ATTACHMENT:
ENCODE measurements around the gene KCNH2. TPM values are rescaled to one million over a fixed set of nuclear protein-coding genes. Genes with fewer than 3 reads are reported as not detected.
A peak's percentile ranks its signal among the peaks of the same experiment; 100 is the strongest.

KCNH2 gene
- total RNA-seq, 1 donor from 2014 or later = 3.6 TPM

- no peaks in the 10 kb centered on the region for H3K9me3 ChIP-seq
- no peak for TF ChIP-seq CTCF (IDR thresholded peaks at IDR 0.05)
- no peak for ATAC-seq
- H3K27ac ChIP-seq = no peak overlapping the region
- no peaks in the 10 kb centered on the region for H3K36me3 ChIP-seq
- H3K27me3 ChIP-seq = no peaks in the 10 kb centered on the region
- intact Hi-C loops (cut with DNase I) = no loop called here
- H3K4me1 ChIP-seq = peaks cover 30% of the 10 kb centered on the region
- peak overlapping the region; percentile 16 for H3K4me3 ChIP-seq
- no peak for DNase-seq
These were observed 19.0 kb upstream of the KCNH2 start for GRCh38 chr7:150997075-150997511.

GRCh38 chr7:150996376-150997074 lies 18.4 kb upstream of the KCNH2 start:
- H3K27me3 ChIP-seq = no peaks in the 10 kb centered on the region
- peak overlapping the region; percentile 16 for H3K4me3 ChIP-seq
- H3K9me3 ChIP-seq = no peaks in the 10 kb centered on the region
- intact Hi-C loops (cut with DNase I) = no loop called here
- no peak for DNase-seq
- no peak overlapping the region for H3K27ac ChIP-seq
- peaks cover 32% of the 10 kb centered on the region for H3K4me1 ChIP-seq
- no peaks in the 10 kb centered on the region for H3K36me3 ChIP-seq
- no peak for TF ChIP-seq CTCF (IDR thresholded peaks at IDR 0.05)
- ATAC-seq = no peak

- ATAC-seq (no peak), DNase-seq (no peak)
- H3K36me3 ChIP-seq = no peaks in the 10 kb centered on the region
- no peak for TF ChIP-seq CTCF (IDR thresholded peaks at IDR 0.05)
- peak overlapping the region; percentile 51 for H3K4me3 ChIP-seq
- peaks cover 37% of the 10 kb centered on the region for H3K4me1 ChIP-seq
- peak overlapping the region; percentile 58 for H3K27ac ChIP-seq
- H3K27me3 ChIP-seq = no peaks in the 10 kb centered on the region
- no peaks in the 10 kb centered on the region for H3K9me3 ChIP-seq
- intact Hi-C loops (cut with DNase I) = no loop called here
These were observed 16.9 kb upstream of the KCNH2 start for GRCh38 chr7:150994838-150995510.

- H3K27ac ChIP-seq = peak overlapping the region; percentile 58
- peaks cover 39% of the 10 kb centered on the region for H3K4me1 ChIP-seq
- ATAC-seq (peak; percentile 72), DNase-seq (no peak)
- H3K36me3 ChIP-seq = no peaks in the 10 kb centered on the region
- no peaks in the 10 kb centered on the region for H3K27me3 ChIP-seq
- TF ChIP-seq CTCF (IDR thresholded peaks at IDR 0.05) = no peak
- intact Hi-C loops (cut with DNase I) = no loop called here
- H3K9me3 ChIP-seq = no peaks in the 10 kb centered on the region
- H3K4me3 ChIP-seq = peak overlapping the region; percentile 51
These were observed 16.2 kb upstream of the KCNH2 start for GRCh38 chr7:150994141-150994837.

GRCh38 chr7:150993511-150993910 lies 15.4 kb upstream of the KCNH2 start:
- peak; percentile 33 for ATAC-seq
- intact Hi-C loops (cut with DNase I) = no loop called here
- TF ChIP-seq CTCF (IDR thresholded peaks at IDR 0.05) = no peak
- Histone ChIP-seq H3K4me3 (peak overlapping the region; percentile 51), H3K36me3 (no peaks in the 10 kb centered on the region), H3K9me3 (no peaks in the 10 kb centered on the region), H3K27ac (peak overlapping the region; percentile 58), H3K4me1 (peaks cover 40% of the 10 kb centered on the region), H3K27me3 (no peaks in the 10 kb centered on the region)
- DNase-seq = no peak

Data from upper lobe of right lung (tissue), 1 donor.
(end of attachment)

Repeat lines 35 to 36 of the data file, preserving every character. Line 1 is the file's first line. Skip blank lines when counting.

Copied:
- intact Hi-C loops (cut with DNase I) = no loop called here
These were observed 16.9 kb upstream of the KCNH2 start for GRCh38 chr7:150994838-150995510.